I’d heard from an early age that the best way to build a long and happy relationship was to establish a friendship first. I’m still on the fence. I’m of the mind that you should consider your partner a friend, but I don’t think that you have to go out of your way to be friends with someone first before jumping into a relationship.
But, I’m not infallible, so let’s look at both sides.
Let’s say you do want to be friends with someone before you start dating…
Here’s are some of the potential positives if you take this approach:
- You get to know them before you invest emotionally
- Building a friendship could make communication in a relationship easier
- You get to see the “real” version of them, not the first date version of them
- You’ll develop a level of comfort around each other
- You’ll learn about them in ways you wouldn’t on a first, second, or third date
In my experience, those things can be really good positives, well worth waiting to date. A lot of the time, you realize that you’re not a good fit if you build a friendship first. Sometimes you figure out they are a good fit for you, but you learn to appreciate them a little more, or you learn their communication style. Both things that are crucial for building a lasting relationship. That said, it’s not all sunshine and roses if you try to be platonic first, then romantic. Here are some of the potential negatives that can come from this approach:
- They might meet someone else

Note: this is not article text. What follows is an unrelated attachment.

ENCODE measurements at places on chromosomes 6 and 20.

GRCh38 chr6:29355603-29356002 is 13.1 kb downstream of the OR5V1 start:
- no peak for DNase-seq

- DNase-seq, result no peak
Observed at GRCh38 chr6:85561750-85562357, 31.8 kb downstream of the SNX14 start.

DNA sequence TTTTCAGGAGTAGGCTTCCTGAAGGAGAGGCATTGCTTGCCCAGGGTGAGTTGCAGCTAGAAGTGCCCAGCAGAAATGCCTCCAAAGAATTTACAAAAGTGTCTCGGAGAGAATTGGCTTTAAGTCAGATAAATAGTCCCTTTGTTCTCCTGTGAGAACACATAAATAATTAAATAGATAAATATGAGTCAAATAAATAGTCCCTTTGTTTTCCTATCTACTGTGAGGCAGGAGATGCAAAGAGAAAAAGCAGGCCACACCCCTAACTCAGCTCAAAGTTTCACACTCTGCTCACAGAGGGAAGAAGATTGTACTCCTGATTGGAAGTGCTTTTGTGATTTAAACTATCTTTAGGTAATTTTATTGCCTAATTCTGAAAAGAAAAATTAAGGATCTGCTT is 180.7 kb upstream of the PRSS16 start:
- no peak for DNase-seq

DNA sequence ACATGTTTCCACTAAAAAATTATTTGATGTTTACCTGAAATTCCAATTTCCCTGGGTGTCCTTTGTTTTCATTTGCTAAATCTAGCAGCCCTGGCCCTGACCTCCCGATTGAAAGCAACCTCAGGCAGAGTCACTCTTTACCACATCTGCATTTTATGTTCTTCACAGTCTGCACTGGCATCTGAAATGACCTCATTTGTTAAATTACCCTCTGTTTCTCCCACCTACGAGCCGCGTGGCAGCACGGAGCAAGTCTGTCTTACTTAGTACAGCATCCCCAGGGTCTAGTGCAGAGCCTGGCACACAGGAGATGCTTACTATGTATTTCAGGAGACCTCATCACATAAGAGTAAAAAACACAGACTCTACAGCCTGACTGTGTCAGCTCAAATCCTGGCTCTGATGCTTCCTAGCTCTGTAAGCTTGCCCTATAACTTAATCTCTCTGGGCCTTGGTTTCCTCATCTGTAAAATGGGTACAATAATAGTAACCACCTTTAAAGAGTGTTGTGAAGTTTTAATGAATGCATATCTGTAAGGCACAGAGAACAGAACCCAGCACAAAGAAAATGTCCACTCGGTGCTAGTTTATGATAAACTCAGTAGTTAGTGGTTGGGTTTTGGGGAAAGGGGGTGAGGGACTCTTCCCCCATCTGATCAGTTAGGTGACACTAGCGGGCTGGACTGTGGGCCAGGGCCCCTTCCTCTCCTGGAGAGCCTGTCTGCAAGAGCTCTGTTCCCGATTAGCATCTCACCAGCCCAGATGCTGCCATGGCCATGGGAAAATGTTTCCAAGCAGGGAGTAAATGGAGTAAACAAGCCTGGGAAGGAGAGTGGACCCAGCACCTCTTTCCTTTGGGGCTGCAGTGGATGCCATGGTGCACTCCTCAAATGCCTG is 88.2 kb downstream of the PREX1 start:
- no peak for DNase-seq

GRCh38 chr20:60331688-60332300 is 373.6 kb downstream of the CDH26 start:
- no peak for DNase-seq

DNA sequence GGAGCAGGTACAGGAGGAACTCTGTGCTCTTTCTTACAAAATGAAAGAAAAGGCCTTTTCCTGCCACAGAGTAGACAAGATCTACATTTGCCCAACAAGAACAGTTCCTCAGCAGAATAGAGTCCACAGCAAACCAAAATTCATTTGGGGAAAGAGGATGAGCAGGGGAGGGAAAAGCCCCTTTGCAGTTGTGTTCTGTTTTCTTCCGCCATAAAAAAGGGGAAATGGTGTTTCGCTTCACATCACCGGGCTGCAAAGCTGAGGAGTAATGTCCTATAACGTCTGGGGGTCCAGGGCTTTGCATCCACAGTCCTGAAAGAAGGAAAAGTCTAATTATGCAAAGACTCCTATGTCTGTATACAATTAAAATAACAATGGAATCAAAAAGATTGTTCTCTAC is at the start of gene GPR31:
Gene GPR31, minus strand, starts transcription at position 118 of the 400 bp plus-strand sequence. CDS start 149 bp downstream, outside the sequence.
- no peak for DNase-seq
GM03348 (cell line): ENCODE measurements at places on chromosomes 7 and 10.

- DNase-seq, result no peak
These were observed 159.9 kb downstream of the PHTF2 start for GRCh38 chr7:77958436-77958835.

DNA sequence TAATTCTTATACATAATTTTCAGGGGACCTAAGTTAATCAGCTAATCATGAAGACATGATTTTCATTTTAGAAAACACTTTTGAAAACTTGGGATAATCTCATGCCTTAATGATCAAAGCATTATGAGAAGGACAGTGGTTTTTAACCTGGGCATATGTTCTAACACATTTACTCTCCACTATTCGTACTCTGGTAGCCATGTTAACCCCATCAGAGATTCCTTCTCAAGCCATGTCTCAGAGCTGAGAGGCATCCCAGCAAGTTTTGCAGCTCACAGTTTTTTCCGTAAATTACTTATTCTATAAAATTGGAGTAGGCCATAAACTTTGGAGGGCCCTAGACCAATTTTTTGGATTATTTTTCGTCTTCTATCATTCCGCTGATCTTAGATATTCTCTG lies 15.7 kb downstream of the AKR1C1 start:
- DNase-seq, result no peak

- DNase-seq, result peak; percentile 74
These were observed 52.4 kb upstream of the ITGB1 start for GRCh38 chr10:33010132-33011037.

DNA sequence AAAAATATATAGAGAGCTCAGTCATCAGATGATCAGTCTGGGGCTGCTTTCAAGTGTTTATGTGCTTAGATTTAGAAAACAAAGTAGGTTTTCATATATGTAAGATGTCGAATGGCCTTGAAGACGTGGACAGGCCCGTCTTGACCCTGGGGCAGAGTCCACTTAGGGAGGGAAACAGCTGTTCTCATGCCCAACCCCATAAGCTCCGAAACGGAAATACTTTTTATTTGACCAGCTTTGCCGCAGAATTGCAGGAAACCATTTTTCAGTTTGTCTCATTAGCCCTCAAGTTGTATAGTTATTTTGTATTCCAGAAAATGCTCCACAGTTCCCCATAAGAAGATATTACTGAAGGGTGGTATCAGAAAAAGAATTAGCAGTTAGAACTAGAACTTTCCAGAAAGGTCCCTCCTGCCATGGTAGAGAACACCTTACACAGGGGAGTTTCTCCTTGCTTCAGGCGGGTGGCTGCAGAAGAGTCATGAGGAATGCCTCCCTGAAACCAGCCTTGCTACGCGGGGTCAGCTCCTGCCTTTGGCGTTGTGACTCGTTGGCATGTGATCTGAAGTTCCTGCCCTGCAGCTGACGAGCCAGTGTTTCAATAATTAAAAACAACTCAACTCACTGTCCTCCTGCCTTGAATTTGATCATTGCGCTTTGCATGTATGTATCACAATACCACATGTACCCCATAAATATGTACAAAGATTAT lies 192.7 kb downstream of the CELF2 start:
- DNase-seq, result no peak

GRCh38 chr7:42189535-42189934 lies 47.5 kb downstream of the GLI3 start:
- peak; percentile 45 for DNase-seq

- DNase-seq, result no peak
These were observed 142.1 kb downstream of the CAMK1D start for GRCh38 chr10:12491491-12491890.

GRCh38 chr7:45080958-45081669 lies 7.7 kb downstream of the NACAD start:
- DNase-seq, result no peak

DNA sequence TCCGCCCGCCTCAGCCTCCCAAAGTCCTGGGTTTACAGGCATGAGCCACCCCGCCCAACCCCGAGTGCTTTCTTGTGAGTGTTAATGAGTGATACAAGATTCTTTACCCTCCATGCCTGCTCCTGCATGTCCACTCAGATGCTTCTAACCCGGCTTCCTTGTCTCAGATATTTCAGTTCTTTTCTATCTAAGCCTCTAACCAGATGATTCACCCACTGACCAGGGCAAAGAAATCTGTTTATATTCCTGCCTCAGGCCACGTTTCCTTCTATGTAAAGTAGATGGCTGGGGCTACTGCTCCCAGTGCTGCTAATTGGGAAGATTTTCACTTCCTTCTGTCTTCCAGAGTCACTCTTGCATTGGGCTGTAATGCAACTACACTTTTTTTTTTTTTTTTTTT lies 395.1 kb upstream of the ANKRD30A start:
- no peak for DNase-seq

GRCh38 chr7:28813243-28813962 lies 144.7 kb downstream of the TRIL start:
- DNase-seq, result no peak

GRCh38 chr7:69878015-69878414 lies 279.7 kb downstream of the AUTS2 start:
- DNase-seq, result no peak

- They might come to see you as just a friend
- You might lose any romantic momentum you had
- You might get too comfortable with them, losing your initial attraction
- You might feel like you’ve wasted your time
It’s entirely possible that all of the reasons you want to wait it out and be friends with someone will backfire. Yes, you can really get to know them as a person, but it’s possible that someone will swoop in and get to know them…carnally. Sure, you can build a strong friendship with them, but maybe that friendship will quell any romantic feelings between you both. Maybe spending all that time and energy really getting to know them will slow down any romantic progress you’ve already made. Maybe you’ll get so comfortable together, you start to feel less like potential lovers and more like siblings. Hell, maybe all that time learning about them will feel wasted in the long run.
All that said, I’m not completely against starting as friends first, but I just don’t have the patience for it personally. If you do, by all means take the plunge. I just don’t think that dating someone precludes you from building a friendship at the same time, but I understand why some people do it. It might be for you, if you think the above positives in the pro et contra exercise above outweigh the negatives.
But, let’s look at the flip side before you decide
Let’s say you don’t want to be friends with someone before you start dating…
Alright so let’s look at my preferred approach. Remember, it’s just a preference, it might not work for you.
Here are some of the advantages of dating without trying to establish a friendship first:
- You’ll quickly figure out if you’re a good match